Hoyer: Dems will work with GOP on reducing deficit

Republicans picked up more than 60 House seats in November's midterm elections, largely running on campaign promises of reining in deficit spending, which has skyrocketed above $1 trillion annually as the government reacted to the recent recession.

Democratic leaders are already blasting the Republicans’ proposed rules package — set for a vote as early as Wednesday — as evidence that GOP leaders are already backtracking on those vows. The proposed rules would require lawmakers to pay for federal spending increases, but not tax cuts, healthcare repeal, or several other big-dollar items.

Hoyer said the rules package “will explode deficits.”

“It is ironic that a group that says it wants to be a new Republican Party appears to be the same old Republican Party that said you could buy things without paying for them,” Hoyer said. “You don't have to be more than a third grader to get that math: If you buy stuff and don't pay for stuff, you owe more.”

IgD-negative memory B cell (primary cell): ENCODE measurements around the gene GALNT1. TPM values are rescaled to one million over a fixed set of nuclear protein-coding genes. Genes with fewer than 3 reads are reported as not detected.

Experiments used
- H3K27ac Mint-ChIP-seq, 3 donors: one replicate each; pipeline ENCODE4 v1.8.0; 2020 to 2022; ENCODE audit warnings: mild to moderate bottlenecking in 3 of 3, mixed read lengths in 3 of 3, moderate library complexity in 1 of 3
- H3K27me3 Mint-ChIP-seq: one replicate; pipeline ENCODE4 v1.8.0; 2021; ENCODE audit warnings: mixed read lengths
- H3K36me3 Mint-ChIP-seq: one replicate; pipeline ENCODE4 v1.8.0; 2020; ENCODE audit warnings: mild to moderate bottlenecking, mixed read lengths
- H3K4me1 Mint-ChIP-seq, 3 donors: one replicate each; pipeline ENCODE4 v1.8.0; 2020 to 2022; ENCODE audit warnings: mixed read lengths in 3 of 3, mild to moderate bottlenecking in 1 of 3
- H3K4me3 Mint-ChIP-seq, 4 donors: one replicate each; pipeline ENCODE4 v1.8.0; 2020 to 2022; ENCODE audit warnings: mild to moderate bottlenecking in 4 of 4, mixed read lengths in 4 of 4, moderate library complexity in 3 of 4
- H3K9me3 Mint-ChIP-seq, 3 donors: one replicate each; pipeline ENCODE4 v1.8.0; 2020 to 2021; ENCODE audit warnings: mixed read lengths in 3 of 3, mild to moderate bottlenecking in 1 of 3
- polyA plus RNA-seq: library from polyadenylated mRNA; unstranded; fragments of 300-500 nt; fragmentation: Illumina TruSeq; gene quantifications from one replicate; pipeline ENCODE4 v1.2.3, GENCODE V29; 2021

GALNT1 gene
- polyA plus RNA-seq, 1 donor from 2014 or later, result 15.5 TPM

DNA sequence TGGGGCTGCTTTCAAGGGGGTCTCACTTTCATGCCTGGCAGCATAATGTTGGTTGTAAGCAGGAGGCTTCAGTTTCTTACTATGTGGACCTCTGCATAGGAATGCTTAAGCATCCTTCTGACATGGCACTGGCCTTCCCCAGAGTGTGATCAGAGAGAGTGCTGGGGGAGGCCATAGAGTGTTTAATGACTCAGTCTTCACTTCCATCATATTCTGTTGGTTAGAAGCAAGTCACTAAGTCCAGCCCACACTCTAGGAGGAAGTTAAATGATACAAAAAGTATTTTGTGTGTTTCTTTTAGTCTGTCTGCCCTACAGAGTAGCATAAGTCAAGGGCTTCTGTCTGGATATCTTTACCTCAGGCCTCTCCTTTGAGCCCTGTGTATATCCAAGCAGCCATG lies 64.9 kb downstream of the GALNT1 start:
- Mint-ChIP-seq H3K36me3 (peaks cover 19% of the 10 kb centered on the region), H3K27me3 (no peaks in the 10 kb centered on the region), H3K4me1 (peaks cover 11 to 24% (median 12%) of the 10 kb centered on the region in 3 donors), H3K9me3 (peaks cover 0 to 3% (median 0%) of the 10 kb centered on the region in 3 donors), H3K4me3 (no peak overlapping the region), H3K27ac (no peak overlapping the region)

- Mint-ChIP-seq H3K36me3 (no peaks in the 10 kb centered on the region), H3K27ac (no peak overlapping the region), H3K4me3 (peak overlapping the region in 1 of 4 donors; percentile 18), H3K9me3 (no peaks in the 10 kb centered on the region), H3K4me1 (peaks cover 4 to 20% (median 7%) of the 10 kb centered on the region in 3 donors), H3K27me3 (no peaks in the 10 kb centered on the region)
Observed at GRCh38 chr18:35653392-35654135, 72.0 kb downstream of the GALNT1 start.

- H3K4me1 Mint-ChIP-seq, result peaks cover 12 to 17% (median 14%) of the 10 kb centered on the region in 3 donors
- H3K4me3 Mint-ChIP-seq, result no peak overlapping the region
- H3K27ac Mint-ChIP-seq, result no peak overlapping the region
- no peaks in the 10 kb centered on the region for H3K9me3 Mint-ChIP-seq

Even some Republicans have grown critical of the proposed rules. Reps. Jim Jordan (R-Ohio), Jeff FlakeJeffrey (Jeff) Lane FlakePoll: McSally holds 14-point lead in Arizona GOP Senate primary GOP senators introduce bill to prevent family separations at border McCain, Coons: Trump should withdraw controversial refugee nominee MORE (R-Ariz.), Tom GravesJohn (Tom) Thomas GravesHouse committee approves spending bill that would boost IRS funding House panel advances financial services spending bill Georgia governor vetoes controversial hacking legislation MORE (Ga.) and Scott GarrettErnest (Scott) Scott GarrettWho has the edge for 2018: Republicans or Democrats? Rejected Trump nominee quietly hired by SEC: report Trump taps USTR's Gerrish as acting head of Export-Import Bank MORE (N.J.) offered an amendment to the package on Tuesday. They say their proposal would make spending cuts in the next Congress “more bullet proof.”

“House Republicans, in particular members of the newly-elected Freshman class, need Americans to know that when we vote to cut spending, spending really will be cut with no Washington-style gimmicks,” Jordan said in a statement.